Six Quick Questions: John Miner

John Miner co-founded Portland-based Pivotal Investments in early 2009, after leaving his post as president of Intel Capital. At the time, the nascent fund had $17 million under its belt and a mission to invest in early stage clean technology companies in the Pacific Northwest.

Nearly two years later, Pivotal’s fund is about 60% deployed, with a portfolio that includes stakes in Soil Information System, a developer of tools for agricultural analysis of soil and topography; TUUSO Energy, a builder of mid-sized solar power plants; and Emme, a provider of energy management applications.

Pivotal typically invests about $1 million in initial rounds and a total of about $3 million over the life of an investment, says Miner, who runs the fund with fellow co-founders and managing directors Gregory Semler and Bradley Zenger. The trio is mulling a sophomore fund in the range of $75 million, which it will likely start to raise next summer.

Senior Editor Joanna Glasner caught up with Miner to ask him six quick questions.

Q: What motivated you to start this thing?

A:

The primary thing that motivated us to start Pivotal Investments was, No. 1, a strong belief that there was a really big opportunity in cleantech for a long time to come and that there wasn’t a single cleantech early stage venture fund operating in the Northwest. So we believe we can have all the deal flow to ourselves.

Q: How’s deal flow?

A:

It probably averages around 30 deals per month—sometimes 40 deals. I think that’s pretty typical of the venture business, and our investment rates are pretty typical, too.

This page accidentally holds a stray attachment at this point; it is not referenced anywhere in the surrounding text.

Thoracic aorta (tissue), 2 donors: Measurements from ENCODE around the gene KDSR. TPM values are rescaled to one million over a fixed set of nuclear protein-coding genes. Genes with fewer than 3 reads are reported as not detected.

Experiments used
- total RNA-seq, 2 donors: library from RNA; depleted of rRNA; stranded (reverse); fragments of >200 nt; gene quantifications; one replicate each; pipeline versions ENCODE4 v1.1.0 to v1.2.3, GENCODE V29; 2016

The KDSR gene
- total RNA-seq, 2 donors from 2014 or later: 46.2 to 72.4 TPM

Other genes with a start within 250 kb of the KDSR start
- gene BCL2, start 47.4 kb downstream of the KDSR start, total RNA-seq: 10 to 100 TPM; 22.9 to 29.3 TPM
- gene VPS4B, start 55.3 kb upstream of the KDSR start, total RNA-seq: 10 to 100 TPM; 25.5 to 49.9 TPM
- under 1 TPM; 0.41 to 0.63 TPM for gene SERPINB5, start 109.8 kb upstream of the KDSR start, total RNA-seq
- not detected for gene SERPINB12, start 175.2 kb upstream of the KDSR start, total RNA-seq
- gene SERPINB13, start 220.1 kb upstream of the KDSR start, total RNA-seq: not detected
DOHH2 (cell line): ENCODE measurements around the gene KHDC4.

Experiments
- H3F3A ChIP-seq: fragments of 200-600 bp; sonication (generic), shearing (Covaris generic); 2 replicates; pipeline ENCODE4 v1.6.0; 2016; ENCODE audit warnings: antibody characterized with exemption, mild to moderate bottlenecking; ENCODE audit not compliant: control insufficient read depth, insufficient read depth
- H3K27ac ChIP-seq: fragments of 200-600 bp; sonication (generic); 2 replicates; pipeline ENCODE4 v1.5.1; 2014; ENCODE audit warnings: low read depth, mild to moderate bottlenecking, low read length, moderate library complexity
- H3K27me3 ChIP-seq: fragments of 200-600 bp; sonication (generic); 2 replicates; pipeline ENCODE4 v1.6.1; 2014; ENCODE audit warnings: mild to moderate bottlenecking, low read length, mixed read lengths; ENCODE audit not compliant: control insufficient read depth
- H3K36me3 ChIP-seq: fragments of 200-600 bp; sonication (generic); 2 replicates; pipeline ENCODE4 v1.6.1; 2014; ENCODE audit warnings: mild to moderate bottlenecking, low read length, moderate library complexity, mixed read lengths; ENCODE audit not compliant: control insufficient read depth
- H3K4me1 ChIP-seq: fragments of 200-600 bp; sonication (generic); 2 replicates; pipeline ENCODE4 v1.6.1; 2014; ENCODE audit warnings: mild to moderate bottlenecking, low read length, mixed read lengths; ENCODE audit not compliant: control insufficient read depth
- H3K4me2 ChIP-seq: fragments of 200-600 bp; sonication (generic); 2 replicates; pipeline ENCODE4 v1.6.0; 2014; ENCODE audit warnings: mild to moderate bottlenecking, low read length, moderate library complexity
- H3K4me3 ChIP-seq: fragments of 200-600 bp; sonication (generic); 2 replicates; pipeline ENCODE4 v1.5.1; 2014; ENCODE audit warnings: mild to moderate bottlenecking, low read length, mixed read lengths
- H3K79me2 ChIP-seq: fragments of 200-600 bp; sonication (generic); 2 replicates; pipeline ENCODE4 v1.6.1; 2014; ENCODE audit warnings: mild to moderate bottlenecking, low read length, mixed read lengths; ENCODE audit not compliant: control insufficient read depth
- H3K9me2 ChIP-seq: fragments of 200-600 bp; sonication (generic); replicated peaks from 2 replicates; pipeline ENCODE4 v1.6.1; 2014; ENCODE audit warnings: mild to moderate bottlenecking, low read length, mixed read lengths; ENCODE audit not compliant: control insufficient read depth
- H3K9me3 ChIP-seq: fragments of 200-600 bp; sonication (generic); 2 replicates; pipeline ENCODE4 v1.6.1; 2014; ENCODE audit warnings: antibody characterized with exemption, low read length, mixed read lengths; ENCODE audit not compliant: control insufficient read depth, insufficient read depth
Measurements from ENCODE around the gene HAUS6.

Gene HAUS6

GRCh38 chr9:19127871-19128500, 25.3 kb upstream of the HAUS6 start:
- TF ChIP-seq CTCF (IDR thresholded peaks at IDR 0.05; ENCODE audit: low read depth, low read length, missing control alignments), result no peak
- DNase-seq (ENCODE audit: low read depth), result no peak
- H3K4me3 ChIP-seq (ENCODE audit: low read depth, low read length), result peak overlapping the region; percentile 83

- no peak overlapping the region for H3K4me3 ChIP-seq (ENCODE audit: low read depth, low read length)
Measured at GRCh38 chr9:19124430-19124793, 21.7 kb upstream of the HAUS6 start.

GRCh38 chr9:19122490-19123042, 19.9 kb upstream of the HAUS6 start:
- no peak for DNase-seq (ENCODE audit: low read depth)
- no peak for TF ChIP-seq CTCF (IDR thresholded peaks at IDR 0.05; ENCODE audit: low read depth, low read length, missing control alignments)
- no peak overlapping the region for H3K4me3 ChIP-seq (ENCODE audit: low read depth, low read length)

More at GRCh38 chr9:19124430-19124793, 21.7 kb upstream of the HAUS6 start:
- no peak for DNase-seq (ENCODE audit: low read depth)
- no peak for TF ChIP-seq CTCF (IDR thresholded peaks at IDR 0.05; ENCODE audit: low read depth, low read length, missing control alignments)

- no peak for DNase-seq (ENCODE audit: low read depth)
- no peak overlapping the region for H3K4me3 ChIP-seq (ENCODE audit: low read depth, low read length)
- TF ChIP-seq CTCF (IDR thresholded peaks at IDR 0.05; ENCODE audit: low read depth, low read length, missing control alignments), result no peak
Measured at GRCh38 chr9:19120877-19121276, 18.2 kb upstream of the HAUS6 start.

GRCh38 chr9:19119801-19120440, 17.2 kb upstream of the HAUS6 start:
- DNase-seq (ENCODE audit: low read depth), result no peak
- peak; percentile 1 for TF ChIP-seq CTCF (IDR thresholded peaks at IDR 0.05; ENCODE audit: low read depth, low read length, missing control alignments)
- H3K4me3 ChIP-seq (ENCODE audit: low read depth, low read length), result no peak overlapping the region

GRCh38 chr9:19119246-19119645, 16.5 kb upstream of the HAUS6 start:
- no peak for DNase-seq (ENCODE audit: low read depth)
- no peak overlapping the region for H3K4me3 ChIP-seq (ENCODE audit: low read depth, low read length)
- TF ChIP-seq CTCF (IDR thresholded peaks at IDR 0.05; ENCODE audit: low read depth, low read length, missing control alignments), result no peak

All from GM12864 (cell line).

Q: What about valuations?

A: We see very reasonable valuations. It’s actually one of the benefits of where we are. It’s an area that’s undercapitalized. It doesn’t have any of the hallmarks of being over capitalized. We’d like to see more capital here, because you need more capital. We can’t fund all these startups ourselves, and we want to syndicate.

Q: What kind of edge does the Pacific Northwest have in cleantech?

A:

One of the strengths of the Northwest is you have an early adopter base in the cleantech space, so a startup has access to customers who are inclined to test and try new products. For example, the largest developer of LEED construction is located in Portland. And you have a very high renewable portfolio standard.

Oregon has also attracted a ton of solar manufacturing. Part of that is because Intel’s biggest facility is outside Portland. As semi fabs get old, one of things you can do with them is make solar cells, so there are a half dozen makers of solar cells and panels.

Q: Your first fund was quite small. Are there plans for a larger second one?

A: We do plan to have one and will probably start the process in the next four to six months. We’re still discussing size, but in broad strokes it’s probably in the $75 million to $100 million range.

Q: What are your thoughts on the exit outlook for cleantech?

A:

We haven’t had an exit yet. It would be nice, but we’re only two years in. But this is the billion-dollar question, and I’m just another voice in the opinion column.

I don’t see cleantech exits looking any different from any other exits. So companies that get to $75 million to $100 million in revenue, plus are profitable, will be targets. But that takes time. These [cleantech] companies have yet to reach that level of maturity. For now, M&A is probably going to be the predominant vehicle for exit.